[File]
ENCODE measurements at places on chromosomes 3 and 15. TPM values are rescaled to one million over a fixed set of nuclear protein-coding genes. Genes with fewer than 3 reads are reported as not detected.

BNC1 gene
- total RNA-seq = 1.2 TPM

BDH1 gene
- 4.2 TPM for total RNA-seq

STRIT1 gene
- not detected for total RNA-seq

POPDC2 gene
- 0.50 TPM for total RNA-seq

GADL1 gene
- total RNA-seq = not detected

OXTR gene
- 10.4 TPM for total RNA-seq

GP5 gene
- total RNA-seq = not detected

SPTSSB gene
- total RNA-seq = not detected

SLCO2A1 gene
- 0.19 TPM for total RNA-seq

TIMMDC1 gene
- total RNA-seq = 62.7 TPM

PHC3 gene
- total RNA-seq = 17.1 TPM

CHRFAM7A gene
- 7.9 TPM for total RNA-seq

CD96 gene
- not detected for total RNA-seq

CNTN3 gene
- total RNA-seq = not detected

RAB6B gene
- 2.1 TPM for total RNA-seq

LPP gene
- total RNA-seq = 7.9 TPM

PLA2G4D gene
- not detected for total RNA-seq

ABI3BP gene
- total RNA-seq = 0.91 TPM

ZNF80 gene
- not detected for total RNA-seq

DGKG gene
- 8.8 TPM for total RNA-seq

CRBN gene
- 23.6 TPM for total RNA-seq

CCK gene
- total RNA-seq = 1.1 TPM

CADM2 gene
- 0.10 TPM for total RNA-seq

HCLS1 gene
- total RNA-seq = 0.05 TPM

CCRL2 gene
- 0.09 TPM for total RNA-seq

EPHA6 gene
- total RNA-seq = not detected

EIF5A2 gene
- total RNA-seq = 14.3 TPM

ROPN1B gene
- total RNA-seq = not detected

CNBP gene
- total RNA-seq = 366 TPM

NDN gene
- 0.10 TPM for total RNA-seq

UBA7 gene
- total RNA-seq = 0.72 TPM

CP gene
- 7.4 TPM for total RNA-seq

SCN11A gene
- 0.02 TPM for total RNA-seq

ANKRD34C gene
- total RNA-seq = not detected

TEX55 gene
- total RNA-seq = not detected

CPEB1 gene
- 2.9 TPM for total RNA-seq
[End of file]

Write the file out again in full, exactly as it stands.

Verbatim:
ENCODE measurements at places on chromosomes 3 and 15. TPM values are rescaled to one million over a fixed set of nuclear protein-coding genes. Genes with fewer than 3 reads are reported as not detected.

BNC1 gene
- total RNA-seq = 1.2 TPM

BDH1 gene
- 4.2 TPM for total RNA-seq

STRIT1 gene
- not detected for total RNA-seq

POPDC2 gene
- 0.50 TPM for total RNA-seq

GADL1 gene
- total RNA-seq = not detected

OXTR gene
- 10.4 TPM for total RNA-seq

GP5 gene
- total RNA-seq = not detected

SPTSSB gene
- total RNA-seq = not detected

SLCO2A1 gene
- 0.19 TPM for total RNA-seq

TIMMDC1 gene
- total RNA-seq = 62.7 TPM

PHC3 gene
- total RNA-seq = 17.1 TPM

CHRFAM7A gene
- 7.9 TPM for total RNA-seq

CD96 gene
- not detected for total RNA-seq

CNTN3 gene
- total RNA-seq = not detected

RAB6B gene
- 2.1 TPM for total RNA-seq

LPP gene
- total RNA-seq = 7.9 TPM

PLA2G4D gene
- not detected for total RNA-seq

ABI3BP gene
- total RNA-seq = 0.91 TPM

ZNF80 gene
- not detected for total RNA-seq

DGKG gene
- 8.8 TPM for total RNA-seq

CRBN gene
- 23.6 TPM for total RNA-seq

CCK gene
- total RNA-seq = 1.1 TPM

CADM2 gene
- 0.10 TPM for total RNA-seq

HCLS1 gene
- total RNA-seq = 0.05 TPM

CCRL2 gene
- 0.09 TPM for total RNA-seq

EPHA6 gene
- total RNA-seq = not detected

EIF5A2 gene
- total RNA-seq = 14.3 TPM

ROPN1B gene
- total RNA-seq = not detected

CNBP gene
- total RNA-seq = 366 TPM

NDN gene
- 0.10 TPM for total RNA-seq

UBA7 gene
- total RNA-seq = 0.72 TPM

CP gene
- 7.4 TPM for total RNA-seq

SCN11A gene
- 0.02 TPM for total RNA-seq

ANKRD34C gene
- total RNA-seq = not detected

TEX55 gene
- total RNA-seq = not detected

CPEB1 gene
- 2.9 TPM for total RNA-seq